Thursday, December 02, 2010

Penelope's Way

Regina: Coteau, c2000.
308 p.

Penelope Stevens is trying to puzzle out the meaning of her life in various ways. She talks with her oldest friends over coffees and potluck dinners, she takes a community college course called "Science for Seniors", she muses and reflects on all the elements of her past to draw out their significance. Her consideration of issues knows no bounds: her mind ranges from biology to social influences on gender, from societal violence to the love of husband, children and illicit lovers. Chance, randomness, cause and effect, Time...she ponders many Big Questions. She is a perspicacious and energetic questioner, and fortunately she is also able to leaven all this inquiry with a strong sense of the ironic and humorous in human relations. Her habitual walks around Vancouver allow for a strong sense of place to come through, and also allow her sharp observing eye to have lots of material to investigate.

The book is structured around Penelope's 70th year; beginning with November, each chapter covers a month's worth of mental, physical and social activity. She has two adult children whose sibling relationships are shifting, a young grandchild, and a group of very old friends whom she simultaneously likes and dislikes -- one of whom shuffles off the mortal coil during one of their regular potluck dinners. The novel deftly weaves Penelope's history and present circumstances into one singular present: as with most of us, the person in the mirror is a shock sometimes, when one still feels 18 or 25 and is met with a white haired person looking back. The vibrancy of Penelope's mind, the sharpness of her observations and the good-hearted optimism within which she operates all combine to make this a marvellous read. I loved it, and I know that the wide ranging subject matter that Blanche Howard has tossed in requires deeper reading -- a reread will be necessary. There is so much philosophizing and discussion of people at such different stages of life, and questions of personal agency in our own lives.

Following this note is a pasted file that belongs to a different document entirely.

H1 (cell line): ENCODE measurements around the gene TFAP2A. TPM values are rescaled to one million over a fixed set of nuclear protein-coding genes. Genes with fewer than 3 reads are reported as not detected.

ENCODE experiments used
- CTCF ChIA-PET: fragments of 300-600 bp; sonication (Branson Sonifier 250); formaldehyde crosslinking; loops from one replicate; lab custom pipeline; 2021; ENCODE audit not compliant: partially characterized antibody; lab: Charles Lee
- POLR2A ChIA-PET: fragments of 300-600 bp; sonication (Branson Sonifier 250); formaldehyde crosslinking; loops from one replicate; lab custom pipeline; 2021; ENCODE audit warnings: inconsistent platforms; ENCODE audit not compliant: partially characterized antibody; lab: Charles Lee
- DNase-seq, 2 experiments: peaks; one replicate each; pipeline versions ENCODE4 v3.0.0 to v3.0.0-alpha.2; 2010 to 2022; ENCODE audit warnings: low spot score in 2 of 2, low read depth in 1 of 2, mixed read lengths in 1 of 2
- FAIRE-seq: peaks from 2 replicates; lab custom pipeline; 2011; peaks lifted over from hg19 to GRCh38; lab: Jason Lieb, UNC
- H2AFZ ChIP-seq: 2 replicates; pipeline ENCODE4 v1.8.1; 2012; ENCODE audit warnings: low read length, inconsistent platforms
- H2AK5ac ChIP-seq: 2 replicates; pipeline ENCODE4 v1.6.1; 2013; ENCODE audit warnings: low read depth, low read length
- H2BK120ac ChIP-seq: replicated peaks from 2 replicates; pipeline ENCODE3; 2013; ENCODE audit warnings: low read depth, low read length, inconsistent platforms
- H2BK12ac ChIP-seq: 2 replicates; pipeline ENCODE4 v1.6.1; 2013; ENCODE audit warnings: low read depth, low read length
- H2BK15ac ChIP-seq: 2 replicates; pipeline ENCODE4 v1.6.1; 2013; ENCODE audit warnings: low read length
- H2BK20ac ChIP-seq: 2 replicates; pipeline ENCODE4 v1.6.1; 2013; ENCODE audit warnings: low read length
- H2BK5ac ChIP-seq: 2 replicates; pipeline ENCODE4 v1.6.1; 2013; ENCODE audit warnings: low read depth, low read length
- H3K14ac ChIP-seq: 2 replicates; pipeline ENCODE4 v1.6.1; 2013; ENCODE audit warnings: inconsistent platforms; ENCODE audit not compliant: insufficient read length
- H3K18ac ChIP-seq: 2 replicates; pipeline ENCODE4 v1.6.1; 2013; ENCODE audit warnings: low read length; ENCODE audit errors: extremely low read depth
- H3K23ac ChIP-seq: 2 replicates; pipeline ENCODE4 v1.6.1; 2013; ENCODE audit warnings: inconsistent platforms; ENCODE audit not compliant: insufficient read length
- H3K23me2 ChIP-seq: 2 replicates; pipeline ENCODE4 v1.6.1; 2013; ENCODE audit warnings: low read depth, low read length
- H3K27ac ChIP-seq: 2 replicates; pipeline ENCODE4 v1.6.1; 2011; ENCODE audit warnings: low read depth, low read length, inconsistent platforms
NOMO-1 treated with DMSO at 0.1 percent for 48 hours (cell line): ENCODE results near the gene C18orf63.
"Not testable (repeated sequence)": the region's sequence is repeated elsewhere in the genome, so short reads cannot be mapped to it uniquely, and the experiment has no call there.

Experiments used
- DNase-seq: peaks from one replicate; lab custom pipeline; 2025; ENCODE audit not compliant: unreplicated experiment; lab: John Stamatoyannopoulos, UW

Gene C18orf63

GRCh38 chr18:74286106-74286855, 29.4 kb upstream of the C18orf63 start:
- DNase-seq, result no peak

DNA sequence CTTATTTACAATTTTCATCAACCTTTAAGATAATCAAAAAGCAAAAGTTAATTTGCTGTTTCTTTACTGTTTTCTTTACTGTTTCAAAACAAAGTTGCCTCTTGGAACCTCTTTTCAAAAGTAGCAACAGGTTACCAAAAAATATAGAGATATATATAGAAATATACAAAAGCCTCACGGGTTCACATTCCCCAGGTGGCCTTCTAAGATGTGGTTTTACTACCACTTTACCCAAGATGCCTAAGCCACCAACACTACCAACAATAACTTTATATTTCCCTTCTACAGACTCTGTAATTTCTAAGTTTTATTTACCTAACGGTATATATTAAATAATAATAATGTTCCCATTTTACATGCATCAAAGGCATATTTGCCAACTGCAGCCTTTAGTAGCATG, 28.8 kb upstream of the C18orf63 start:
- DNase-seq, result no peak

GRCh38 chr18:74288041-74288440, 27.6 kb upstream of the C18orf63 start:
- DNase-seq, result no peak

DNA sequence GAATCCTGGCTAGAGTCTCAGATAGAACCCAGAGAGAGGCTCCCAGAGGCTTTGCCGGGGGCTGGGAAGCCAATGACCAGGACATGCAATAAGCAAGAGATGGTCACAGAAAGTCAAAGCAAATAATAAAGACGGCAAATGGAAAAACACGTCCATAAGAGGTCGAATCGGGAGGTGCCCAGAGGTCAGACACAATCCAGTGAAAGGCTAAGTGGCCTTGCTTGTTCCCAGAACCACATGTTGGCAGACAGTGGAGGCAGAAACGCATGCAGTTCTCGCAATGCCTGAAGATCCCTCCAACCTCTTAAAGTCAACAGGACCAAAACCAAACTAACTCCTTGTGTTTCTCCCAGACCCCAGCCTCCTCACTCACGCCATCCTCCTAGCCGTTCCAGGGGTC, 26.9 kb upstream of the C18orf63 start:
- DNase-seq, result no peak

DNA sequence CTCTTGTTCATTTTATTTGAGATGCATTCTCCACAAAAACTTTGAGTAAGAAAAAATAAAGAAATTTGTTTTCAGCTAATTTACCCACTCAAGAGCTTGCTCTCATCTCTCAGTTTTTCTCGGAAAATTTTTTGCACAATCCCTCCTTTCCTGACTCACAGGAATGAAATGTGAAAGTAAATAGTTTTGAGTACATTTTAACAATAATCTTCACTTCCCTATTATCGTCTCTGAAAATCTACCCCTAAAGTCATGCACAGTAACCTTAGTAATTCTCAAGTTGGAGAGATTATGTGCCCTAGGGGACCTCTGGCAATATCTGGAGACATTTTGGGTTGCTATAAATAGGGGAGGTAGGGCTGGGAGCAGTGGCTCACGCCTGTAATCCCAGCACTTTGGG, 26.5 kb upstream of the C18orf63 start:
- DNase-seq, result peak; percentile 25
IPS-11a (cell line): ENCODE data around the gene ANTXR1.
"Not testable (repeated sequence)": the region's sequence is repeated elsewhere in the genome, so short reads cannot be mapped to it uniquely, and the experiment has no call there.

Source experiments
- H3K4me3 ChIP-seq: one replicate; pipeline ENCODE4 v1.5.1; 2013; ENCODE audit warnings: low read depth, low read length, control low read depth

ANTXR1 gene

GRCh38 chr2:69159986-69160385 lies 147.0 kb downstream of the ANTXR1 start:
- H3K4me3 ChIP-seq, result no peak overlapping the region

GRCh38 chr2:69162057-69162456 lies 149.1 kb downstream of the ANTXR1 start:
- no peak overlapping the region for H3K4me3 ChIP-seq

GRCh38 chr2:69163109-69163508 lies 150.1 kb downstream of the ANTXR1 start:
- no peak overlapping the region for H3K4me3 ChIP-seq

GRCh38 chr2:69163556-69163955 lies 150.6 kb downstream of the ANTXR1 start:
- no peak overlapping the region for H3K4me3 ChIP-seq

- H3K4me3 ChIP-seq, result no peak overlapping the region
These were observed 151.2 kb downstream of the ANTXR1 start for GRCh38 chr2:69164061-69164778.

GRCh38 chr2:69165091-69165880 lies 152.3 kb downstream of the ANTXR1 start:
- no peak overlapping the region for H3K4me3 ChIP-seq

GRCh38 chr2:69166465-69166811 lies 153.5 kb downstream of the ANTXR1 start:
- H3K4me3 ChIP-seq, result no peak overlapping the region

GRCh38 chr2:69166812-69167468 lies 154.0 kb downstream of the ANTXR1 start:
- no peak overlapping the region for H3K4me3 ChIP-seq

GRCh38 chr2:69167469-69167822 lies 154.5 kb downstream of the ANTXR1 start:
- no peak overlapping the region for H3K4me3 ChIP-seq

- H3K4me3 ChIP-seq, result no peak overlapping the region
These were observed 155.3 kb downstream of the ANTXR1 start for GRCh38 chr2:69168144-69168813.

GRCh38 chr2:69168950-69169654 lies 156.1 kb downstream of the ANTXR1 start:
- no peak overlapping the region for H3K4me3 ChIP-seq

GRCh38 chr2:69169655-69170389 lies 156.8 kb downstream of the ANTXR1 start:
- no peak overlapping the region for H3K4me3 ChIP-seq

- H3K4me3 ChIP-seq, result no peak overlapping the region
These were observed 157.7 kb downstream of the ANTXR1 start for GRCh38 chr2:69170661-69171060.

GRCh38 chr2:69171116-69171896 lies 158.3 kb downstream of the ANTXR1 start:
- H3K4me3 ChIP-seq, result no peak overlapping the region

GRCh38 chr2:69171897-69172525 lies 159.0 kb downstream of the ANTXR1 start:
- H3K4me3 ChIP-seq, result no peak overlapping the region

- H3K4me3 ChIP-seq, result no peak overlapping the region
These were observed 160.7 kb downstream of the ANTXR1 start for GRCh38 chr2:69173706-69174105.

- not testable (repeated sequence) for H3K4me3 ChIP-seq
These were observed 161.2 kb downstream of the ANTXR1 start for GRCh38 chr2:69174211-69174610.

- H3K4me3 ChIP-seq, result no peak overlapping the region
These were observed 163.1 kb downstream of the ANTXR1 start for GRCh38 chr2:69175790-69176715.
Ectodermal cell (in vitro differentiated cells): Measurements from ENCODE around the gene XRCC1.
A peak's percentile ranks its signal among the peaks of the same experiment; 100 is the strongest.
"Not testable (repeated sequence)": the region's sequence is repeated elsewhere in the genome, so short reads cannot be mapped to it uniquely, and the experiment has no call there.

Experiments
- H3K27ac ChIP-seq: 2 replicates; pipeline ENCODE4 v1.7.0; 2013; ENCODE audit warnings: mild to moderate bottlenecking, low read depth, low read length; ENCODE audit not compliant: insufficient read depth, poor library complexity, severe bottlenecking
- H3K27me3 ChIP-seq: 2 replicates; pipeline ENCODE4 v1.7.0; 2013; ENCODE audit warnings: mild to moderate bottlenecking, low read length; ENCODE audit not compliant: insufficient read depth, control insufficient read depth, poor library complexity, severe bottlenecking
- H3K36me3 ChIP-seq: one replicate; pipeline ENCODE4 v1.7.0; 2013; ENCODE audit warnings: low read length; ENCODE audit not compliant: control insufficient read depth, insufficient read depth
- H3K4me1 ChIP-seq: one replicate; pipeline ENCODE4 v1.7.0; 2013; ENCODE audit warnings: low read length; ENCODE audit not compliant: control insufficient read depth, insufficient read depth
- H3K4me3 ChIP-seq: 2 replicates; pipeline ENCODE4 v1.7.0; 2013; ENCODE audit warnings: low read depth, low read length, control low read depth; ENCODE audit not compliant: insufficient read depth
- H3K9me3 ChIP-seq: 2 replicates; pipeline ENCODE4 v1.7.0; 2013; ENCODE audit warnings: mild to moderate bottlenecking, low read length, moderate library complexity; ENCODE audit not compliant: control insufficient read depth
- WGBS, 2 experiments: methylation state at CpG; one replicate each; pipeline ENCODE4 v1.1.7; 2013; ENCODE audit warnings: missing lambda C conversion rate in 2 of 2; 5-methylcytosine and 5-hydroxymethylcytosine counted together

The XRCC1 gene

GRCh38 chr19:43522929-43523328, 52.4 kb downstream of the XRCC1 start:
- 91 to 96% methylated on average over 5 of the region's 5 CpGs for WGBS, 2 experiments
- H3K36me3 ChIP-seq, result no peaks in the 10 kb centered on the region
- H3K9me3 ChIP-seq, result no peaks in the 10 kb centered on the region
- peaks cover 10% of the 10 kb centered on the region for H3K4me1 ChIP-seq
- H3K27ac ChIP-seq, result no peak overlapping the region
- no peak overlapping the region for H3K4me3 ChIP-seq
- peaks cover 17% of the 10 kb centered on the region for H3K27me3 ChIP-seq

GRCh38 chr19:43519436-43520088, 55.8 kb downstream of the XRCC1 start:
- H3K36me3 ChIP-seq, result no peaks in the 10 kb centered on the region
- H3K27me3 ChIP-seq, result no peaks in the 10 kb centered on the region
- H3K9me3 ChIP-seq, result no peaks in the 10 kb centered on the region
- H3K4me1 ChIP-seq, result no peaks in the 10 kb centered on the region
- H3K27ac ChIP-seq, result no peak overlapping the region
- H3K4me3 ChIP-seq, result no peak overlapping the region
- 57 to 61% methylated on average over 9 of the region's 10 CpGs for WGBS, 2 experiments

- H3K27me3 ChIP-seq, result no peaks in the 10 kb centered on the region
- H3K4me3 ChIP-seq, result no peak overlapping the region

I found this book fascinating, for the wonderful characters, for the setting itself, and for the sweep of personal history that is included so naturally and comprehensively. The writing is assured, full of forward energy and amusement, while not being coy about any of the subject matter. I had only known Blanche Howard as a friend and collaborator of Carol Shields before I read this; now I have a feel for her style and clever writing, and will definitely be on the lookout for more.

Recommended, especially for anyone looking for a book about older women who are not dour or miserable -- rather, who have lived and are still living a full life of intellectual curiosity and engagement with the world around them. Lots of fun and such a congenial narrator!

Blanche Howard is an acclaimed, award-winning author of four novels, including The Manipulators, Penelope’s Way, and A Celibate Season which she co-wrote with Pulitzer Prize winner Carol Shields. (Blanche wrote the woman’s voice and Carol wrote the man’s voice.) She also documented a remarkable 30-year friendship with the late Carol Shields in A Memoir of Friendship: The Letters Between Blanche Howard and Carol Shields.


  1. Wonderful review! Can't remember if you've read her collection of letters with Shields, but it tells the story of the publication of this book and it's pretty interesting.

  2. Kerry - no, I haven't read the letters (yet) but now I want to get a copy just so I can find out about the story behind this book. Thanks for the tip!

  3. Blanche Howard2/10/2013 10:57:00 pm

    Dear Kerry - Thank you for the wonderful review. I couldn't agree more, since I am the author, and I appreciate your thoughtful analysis. Blanche Howard


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